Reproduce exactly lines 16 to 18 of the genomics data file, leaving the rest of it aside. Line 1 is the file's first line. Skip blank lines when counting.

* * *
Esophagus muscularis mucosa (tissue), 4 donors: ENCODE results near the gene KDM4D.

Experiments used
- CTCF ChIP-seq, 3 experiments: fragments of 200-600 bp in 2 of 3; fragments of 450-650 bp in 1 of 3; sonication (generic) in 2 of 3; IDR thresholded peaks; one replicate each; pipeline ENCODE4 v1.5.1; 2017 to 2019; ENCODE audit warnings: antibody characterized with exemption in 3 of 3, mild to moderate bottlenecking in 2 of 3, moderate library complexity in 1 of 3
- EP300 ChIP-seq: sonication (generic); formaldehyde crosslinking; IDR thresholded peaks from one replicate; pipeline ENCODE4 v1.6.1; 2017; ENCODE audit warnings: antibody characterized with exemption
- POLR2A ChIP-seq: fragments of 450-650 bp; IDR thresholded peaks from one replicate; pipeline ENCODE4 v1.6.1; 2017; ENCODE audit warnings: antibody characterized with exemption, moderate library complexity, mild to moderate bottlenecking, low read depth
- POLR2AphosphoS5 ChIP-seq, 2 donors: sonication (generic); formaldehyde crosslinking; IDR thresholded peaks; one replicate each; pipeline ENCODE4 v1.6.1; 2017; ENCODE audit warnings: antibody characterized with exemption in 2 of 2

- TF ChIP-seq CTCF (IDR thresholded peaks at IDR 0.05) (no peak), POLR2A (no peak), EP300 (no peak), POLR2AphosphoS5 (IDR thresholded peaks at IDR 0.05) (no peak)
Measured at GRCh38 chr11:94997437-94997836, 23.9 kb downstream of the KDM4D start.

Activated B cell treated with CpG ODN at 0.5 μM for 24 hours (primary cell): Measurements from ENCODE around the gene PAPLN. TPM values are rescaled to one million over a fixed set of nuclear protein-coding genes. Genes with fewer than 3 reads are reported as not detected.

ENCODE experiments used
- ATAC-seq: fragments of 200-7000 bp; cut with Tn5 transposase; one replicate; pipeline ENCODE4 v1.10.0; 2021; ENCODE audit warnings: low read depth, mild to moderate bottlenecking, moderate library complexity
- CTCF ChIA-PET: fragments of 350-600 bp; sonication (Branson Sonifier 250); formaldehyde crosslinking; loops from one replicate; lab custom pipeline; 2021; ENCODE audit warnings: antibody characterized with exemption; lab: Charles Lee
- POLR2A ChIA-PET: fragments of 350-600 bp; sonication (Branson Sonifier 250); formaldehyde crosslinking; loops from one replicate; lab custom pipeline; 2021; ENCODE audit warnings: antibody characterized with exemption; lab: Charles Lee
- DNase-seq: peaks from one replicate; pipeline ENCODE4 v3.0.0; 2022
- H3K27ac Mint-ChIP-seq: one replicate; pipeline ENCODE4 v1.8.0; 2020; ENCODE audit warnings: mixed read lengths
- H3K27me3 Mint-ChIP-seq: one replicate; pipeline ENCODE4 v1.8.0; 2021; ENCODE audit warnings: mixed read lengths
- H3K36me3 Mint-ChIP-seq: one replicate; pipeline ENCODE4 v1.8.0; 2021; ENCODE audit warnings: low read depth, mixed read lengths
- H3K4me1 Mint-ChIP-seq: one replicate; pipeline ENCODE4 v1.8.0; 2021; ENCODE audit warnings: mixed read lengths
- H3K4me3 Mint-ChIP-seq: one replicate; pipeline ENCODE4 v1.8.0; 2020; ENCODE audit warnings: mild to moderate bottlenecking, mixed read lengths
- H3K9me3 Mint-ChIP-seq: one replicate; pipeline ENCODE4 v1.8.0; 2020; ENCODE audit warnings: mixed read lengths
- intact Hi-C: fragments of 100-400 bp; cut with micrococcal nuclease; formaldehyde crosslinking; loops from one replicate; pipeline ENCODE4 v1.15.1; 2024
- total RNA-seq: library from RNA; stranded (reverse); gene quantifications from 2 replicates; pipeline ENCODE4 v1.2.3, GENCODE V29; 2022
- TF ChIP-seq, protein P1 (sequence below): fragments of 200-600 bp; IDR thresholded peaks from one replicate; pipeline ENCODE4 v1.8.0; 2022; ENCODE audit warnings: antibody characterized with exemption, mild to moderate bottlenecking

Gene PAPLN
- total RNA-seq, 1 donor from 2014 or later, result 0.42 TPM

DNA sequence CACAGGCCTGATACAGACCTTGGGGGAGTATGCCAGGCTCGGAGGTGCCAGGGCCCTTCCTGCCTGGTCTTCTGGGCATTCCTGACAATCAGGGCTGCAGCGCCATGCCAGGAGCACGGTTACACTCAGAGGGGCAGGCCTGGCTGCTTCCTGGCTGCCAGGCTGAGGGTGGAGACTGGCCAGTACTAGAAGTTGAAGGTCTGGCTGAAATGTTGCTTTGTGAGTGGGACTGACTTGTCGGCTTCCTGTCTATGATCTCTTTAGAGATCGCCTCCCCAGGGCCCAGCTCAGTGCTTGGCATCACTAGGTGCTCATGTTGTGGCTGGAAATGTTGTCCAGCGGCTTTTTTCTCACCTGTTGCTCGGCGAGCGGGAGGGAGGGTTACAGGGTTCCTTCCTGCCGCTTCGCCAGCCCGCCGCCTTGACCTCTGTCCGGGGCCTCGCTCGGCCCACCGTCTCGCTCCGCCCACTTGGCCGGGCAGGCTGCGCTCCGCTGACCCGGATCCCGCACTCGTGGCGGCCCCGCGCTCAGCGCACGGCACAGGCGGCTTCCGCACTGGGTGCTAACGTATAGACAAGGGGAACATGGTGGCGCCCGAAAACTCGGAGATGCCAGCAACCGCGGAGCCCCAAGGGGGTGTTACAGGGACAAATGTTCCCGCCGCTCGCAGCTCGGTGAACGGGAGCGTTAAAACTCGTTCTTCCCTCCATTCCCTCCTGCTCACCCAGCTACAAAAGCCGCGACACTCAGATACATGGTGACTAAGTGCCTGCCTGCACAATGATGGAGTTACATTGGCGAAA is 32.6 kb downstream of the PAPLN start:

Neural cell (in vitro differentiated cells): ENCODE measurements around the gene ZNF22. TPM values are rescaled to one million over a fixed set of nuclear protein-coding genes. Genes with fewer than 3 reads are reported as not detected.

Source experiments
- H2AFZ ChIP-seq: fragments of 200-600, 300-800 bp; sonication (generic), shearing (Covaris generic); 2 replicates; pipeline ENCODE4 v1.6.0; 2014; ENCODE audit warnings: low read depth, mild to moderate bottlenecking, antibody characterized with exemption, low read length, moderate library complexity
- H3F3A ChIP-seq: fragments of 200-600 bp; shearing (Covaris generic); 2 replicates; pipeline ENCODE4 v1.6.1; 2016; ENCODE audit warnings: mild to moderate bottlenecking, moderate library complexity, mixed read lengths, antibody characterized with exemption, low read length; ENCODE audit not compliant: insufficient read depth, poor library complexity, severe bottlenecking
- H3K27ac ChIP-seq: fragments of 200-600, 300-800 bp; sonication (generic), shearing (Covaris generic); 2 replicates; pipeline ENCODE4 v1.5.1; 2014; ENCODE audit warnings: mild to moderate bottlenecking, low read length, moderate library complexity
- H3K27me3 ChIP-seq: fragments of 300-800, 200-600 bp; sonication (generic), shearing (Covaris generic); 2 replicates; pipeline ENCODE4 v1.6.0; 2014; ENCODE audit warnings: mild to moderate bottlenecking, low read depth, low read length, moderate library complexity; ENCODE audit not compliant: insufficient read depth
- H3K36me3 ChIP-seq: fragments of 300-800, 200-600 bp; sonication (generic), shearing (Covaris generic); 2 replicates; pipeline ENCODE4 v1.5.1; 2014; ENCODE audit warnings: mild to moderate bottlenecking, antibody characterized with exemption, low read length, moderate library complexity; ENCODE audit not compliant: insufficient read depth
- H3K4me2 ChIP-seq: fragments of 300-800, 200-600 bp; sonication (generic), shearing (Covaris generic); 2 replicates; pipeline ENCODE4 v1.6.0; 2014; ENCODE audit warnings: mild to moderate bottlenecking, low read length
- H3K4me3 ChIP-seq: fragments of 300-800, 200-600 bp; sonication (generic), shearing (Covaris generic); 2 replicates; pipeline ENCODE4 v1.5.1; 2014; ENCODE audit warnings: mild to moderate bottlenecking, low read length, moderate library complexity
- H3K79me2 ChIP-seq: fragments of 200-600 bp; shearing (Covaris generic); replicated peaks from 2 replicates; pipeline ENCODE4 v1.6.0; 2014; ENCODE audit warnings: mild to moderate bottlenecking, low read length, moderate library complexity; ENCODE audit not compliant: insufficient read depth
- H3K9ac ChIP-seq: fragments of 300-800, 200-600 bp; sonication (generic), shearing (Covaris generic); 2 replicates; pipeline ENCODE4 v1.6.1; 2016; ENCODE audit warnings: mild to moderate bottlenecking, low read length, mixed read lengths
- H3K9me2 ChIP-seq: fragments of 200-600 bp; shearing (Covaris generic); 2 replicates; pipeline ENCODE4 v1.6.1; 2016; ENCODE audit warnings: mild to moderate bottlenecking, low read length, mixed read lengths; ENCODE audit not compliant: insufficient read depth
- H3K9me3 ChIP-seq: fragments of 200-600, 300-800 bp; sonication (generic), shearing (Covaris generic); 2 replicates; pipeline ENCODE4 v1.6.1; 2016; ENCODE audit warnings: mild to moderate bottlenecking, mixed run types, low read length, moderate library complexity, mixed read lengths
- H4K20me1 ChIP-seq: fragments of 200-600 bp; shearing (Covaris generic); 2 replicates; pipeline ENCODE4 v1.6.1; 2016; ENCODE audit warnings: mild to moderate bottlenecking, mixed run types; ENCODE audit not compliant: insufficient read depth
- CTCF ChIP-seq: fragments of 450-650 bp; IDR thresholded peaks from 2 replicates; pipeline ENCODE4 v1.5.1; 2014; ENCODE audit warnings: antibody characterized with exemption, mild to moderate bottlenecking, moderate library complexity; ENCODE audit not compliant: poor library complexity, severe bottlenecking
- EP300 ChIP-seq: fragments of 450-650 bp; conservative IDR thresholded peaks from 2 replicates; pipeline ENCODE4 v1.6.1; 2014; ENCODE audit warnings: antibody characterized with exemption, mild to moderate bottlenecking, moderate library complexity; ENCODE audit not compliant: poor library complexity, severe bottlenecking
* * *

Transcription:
- H3K27me3 Mint-ChIP-seq: one replicate; pipeline ENCODE4 v1.8.0; 2021; ENCODE audit warnings: mixed read lengths
- H3K36me3 Mint-ChIP-seq: one replicate; pipeline ENCODE4 v1.8.0; 2021; ENCODE audit warnings: low read depth, mixed read lengths
- H3K4me1 Mint-ChIP-seq: one replicate; pipeline ENCODE4 v1.8.0; 2021; ENCODE audit warnings: mixed read lengths